September: “Establishing the nonlinear coefficient for extremely lossy waveguides” is published in Optics Letters. There are a few analytical expressions for the nonlinear coefficient in lossy plasmonic waveguides, and as part of Gordon Li’s honours project (he’s now PhD student at Caltech), we compared them with full simulations and established which one works best.

I also give a (virtual) invited talk at EOSAM 2020, “Crossing the exceptional point in a fiber-plasmonic waveguide.”

October: “Scalable Functionalization of Optical Fibers Using Atomically Thin Semiconductors” is published in Advanced Materials. The product of a German-Australian collaboration led by Falk Eilenberger from the IAP (Jena), this work shows that semiconducting 2D-Materials can be integrated into microstructured optical fibers in a scalable process. This opens the path towards new applications in quantum enhanced sensing and nonlinear optics. They even made a sexy image that was selected for the inside back cover…

I co-organize and host the 2nd SEMCAN Viral Bytes competition (see the many entries on our Twitter page), and take the opportunity to start a YouTube Channel and upload a few example viral videos with the complicity friend and colleague Andrew Grant.

November: “Omnidirectional field enhancements drive giant nonlinearities in epsilon-near-zero waveguides” is published in Optics Letters. This work followed from the second part of Gordon’s honours project. We took a close look at where the largest nonlinearities are expected for epsilon-near-zero waveguides, to guide future experiments. Some more pleasant news followed – Ben Fulcher and I where honoured with the Faculty of Science Award for Outstanding Early Career Teaching! Sincere thank yous to everyone who played a part.

December: “On-chip Hybrid plasmonics goes modular” was published in OPN’s Optics in 2020 highlights. I also hosted a Sydney Nano Meet the Author online seminar with friends and collaborators Mohammad Valashani and Amandeep Kaur before wrapping up for the year.

And as a final bit of good news for this year, I am happy to have been promoted to Senior Lecturer (Level C).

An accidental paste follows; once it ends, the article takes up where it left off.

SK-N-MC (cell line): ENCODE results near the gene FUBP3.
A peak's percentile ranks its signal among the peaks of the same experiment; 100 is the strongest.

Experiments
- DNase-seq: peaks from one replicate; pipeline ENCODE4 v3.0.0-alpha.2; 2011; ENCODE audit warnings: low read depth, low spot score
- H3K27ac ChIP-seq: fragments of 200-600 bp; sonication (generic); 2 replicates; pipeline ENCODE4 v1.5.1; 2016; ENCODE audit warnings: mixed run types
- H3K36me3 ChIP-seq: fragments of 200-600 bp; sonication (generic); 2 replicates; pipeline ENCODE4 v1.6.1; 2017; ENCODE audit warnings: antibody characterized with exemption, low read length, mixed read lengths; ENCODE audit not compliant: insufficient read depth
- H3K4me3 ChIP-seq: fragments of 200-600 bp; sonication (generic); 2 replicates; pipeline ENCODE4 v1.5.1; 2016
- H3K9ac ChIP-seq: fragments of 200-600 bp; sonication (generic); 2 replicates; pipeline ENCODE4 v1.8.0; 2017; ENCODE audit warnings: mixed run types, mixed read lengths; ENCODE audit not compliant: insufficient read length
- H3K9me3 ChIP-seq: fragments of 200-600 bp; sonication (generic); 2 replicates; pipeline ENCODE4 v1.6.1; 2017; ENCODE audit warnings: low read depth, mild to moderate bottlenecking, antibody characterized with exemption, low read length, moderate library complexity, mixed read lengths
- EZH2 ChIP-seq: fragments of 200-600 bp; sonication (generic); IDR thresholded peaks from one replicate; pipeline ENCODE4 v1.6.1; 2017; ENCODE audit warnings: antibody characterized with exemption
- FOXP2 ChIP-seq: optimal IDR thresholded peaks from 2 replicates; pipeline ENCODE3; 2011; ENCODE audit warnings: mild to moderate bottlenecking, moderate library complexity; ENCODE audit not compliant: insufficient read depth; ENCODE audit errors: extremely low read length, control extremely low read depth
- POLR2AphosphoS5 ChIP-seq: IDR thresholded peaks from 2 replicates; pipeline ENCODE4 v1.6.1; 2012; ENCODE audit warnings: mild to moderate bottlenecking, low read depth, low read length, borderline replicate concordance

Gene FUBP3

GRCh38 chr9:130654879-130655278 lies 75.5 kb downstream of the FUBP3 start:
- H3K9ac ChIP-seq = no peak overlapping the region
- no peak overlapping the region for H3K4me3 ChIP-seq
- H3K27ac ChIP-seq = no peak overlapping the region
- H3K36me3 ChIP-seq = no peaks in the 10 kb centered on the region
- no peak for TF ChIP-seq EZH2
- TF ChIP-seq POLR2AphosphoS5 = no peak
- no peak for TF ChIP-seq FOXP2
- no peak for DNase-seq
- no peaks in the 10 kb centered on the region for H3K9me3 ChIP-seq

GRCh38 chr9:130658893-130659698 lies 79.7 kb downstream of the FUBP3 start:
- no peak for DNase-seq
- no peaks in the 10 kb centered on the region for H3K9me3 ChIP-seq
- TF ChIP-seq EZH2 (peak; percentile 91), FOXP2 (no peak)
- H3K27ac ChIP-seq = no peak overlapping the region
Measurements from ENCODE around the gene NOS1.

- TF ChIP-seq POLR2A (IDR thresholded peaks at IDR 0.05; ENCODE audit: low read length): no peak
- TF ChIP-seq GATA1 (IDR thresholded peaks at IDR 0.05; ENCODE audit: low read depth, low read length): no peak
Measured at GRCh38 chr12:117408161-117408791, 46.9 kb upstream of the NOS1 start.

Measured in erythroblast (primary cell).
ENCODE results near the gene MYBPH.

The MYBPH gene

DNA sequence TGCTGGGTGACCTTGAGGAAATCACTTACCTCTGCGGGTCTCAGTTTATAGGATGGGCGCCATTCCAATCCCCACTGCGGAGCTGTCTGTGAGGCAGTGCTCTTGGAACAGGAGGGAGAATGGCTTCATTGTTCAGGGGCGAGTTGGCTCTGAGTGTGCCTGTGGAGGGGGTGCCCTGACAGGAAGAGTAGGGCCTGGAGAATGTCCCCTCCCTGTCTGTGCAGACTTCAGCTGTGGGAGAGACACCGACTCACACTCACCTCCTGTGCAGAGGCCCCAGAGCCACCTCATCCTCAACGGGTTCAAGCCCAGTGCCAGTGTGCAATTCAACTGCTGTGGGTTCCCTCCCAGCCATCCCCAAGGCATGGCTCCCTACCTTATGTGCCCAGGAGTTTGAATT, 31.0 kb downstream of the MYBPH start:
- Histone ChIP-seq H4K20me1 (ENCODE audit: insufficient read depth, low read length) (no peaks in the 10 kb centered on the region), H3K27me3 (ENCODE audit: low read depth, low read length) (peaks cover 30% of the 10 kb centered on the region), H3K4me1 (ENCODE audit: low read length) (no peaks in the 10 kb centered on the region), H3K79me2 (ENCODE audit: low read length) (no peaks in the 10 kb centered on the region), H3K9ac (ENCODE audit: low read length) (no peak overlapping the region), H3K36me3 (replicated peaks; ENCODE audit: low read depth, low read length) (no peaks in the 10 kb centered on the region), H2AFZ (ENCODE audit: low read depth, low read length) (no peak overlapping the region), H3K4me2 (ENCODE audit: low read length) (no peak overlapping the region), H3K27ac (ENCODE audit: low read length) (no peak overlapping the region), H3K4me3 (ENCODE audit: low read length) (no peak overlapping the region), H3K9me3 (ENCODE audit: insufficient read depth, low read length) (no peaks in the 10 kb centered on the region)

Ready for 2021.

A Quick Viral Byte

I am co-organizing the SEMCAN Viral Bytes Video Competition (open to Usyd EMCRs only I’m afraid). I’m often told this kind of thing is time consuming, so I made a quick example to encourage submission.. In this video I’m “explaining” the principles behind the modular hybrid plasmonic circuit published in a recent paper.  I also took the opportunity to create a YouTube channel for the occasion: Photuniz! This was a lot of fun, so maybe I’ll do more of these.

If you’re a USYD Researcher (at any level!), you should consider submitting a quick viral-like video.

Logo by Dr. Anastasia Globa




The end the year approaches – I can finally take a moment to share a few things I’ve been up to since the last post! It’s hard to condense 9 months in a few photos, and I won’t succeed – but hopefully the snapshots below give a good overview…


The first Sydney Early and Mid-Career Academics Network event for 2019 was held in March. We invited Prof. Celine Boehm and Prof. Renae Ryan to talk about diversity in academia, which was followed by a robust discussion.



Later in the year, I co-chaired the SEMCAN Viral Bytes event with Dr. Kristina Cook and Dr. Christopher Coady –  we invited early- and mid- career researchers to submit viral content that creatively explains what they did as researchers at the University of Sydney.  You can find some of the entries on the SEMCAN twitter page. Here I am presenting the award! I also had a bit of fun making the event logo…

Dalyell Student Showcase


My colleague Ben Fulcher and I supervised some very talented 1st year students on a Dalyell Showcase project, piloting our 3rd year course on the brain-machine interface. The Dalyell programme is for high-achieving students, who get to work on an open-ended research project. They managed to use their alpha waves to play brain tug-of-war, and also put together a car racing game prototype, all within one semester and no prior coding experience.